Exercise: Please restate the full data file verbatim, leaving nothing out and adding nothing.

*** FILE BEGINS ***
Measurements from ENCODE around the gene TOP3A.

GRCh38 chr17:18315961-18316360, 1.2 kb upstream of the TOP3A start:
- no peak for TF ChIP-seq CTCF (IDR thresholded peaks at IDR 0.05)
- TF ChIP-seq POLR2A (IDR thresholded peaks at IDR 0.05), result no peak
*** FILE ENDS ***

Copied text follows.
Measurements from ENCODE around the gene TOP3A.

GRCh38 chr17:18315961-18316360, 1.2 kb upstream of the TOP3A start:
- no peak for TF ChIP-seq CTCF (IDR thresholded peaks at IDR 0.05)
- TF ChIP-seq POLR2A (IDR thresholded peaks at IDR 0.05), result no peak